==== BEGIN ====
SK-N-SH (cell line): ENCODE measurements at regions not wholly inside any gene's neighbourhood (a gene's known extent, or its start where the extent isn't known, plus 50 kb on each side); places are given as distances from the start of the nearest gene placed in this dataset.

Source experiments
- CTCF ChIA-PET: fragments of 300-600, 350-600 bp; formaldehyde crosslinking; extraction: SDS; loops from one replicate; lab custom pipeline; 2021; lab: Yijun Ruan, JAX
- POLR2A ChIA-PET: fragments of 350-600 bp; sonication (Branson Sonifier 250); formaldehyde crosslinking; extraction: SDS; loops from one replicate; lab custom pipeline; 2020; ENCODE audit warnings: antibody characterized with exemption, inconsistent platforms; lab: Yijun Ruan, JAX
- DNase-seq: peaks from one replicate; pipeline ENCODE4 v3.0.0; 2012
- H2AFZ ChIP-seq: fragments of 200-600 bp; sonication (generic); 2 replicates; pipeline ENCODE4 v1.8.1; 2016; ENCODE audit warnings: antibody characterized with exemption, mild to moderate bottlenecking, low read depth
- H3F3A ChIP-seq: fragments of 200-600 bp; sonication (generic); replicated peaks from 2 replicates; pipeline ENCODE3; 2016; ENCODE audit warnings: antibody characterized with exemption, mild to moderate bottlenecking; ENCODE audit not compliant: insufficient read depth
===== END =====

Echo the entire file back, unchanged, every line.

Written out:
SK-N-SH (cell line): ENCODE measurements at regions not wholly inside any gene's neighbourhood (a gene's known extent, or its start where the extent isn't known, plus 50 kb on each side); places are given as distances from the start of the nearest gene placed in this dataset.

Source experiments
- CTCF ChIA-PET: fragments of 300-600, 350-600 bp; formaldehyde crosslinking; extraction: SDS; loops from one replicate; lab custom pipeline; 2021; lab: Yijun Ruan, JAX
- POLR2A ChIA-PET: fragments of 350-600 bp; sonication (Branson Sonifier 250); formaldehyde crosslinking; extraction: SDS; loops from one replicate; lab custom pipeline; 2020; ENCODE audit warnings: antibody characterized with exemption, inconsistent platforms; lab: Yijun Ruan, JAX
- DNase-seq: peaks from one replicate; pipeline ENCODE4 v3.0.0; 2012
- H2AFZ ChIP-seq: fragments of 200-600 bp; sonication (generic); 2 replicates; pipeline ENCODE4 v1.8.1; 2016; ENCODE audit warnings: antibody characterized with exemption, mild to moderate bottlenecking, low read depth
- H3F3A ChIP-seq: fragments of 200-600 bp; sonication (generic); replicated peaks from 2 replicates; pipeline ENCODE3; 2016; ENCODE audit warnings: antibody characterized with exemption, mild to moderate bottlenecking; ENCODE audit not compliant: insufficient read depth